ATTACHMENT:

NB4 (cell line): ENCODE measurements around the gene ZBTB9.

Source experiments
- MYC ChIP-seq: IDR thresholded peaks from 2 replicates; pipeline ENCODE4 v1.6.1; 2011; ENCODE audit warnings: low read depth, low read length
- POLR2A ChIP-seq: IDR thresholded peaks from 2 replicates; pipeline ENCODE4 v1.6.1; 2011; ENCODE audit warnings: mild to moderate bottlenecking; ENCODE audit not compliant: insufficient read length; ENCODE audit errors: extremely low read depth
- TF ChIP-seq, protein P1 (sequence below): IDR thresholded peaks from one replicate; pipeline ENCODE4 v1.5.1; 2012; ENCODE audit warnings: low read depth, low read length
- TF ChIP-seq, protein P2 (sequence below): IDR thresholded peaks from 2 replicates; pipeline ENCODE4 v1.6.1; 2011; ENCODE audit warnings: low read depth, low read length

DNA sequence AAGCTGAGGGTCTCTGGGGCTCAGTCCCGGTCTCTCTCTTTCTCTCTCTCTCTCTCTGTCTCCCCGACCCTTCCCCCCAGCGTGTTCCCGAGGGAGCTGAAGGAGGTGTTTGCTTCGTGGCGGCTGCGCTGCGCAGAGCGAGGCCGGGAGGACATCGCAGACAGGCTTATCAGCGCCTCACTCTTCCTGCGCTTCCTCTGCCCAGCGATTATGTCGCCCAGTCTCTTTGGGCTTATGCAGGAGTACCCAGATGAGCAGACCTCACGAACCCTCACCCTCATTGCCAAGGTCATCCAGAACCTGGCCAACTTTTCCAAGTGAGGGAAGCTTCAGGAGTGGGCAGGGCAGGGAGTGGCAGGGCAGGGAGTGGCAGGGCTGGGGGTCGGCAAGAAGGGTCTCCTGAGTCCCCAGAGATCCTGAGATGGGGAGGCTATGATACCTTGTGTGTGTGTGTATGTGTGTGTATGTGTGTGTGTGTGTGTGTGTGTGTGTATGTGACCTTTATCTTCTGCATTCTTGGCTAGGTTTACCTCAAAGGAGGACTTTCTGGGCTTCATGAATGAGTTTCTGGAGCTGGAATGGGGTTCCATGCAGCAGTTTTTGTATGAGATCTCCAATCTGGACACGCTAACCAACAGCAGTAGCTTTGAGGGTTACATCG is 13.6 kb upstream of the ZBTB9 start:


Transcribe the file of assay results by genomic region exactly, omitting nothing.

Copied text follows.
NB4 (cell line): ENCODE measurements around the gene ZBTB9.

Source experiments
- MYC ChIP-seq: IDR thresholded peaks from 2 replicates; pipeline ENCODE4 v1.6.1; 2011; ENCODE audit warnings: low read depth, low read length
- POLR2A ChIP-seq: IDR thresholded peaks from 2 replicates; pipeline ENCODE4 v1.6.1; 2011; ENCODE audit warnings: mild to moderate bottlenecking; ENCODE audit not compliant: insufficient read length; ENCODE audit errors: extremely low read depth
- TF ChIP-seq, protein P1 (sequence below): IDR thresholded peaks from one replicate; pipeline ENCODE4 v1.5.1; 2012; ENCODE audit warnings: low read depth, low read length
- TF ChIP-seq, protein P2 (sequence below): IDR thresholded peaks from 2 replicates; pipeline ENCODE4 v1.6.1; 2011; ENCODE audit warnings: low read depth, low read length

DNA sequence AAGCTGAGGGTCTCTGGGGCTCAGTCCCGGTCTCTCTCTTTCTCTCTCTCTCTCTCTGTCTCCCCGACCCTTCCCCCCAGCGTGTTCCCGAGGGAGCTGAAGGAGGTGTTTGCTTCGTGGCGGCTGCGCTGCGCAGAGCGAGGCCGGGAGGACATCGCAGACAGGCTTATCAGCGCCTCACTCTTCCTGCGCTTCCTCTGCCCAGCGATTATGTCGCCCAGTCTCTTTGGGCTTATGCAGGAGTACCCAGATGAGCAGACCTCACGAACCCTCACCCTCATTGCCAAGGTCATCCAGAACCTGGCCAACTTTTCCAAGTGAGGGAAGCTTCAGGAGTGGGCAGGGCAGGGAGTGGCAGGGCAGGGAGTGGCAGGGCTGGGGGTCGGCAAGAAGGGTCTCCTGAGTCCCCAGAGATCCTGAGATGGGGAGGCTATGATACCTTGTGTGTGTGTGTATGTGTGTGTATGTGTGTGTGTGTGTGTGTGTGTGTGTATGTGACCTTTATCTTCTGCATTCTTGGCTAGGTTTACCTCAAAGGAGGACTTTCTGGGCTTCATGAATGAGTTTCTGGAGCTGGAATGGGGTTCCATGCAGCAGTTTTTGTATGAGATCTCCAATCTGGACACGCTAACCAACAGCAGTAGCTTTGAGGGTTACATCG is 13.6 kb upstream of the ZBTB9 start: